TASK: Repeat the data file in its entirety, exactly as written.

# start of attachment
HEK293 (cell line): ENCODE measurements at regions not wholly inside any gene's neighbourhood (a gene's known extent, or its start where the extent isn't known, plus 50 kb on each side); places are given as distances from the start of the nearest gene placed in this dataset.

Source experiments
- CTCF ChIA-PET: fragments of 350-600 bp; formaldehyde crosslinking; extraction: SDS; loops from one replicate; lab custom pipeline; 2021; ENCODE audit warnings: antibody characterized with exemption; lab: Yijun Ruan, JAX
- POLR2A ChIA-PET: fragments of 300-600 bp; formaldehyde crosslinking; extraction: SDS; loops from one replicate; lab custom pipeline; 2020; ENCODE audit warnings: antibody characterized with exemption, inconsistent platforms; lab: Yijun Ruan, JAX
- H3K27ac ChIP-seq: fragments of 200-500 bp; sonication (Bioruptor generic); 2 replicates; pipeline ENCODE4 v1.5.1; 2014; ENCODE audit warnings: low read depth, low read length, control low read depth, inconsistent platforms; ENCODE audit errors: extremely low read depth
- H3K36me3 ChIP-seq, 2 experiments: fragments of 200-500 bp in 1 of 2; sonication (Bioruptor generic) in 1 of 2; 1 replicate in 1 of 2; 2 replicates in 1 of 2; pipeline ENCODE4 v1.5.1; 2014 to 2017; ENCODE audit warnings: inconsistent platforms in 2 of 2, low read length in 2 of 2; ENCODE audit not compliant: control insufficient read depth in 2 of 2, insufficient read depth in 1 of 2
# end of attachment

HEK293 (cell line): ENCODE measurements at regions not wholly inside any gene's neighbourhood (a gene's known extent, or its start where the extent isn't known, plus 50 kb on each side); places are given as distances from the start of the nearest gene placed in this dataset.

Source experiments
- CTCF ChIA-PET: fragments of 350-600 bp; formaldehyde crosslinking; extraction: SDS; loops from one replicate; lab custom pipeline; 2021; ENCODE audit warnings: antibody characterized with exemption; lab: Yijun Ruan, JAX
- POLR2A ChIA-PET: fragments of 300-600 bp; formaldehyde crosslinking; extraction: SDS; loops from one replicate; lab custom pipeline; 2020; ENCODE audit warnings: antibody characterized with exemption, inconsistent platforms; lab: Yijun Ruan, JAX
- H3K27ac ChIP-seq: fragments of 200-500 bp; sonication (Bioruptor generic); 2 replicates; pipeline ENCODE4 v1.5.1; 2014; ENCODE audit warnings: low read depth, low read length, control low read depth, inconsistent platforms; ENCODE audit errors: extremely low read depth
- H3K36me3 ChIP-seq, 2 experiments: fragments of 200-500 bp in 1 of 2; sonication (Bioruptor generic) in 1 of 2; 1 replicate in 1 of 2; 2 replicates in 1 of 2; pipeline ENCODE4 v1.5.1; 2014 to 2017; ENCODE audit warnings: inconsistent platforms in 2 of 2, low read length in 2 of 2; ENCODE audit not compliant: control insufficient read depth in 2 of 2, insufficient read depth in 1 of 2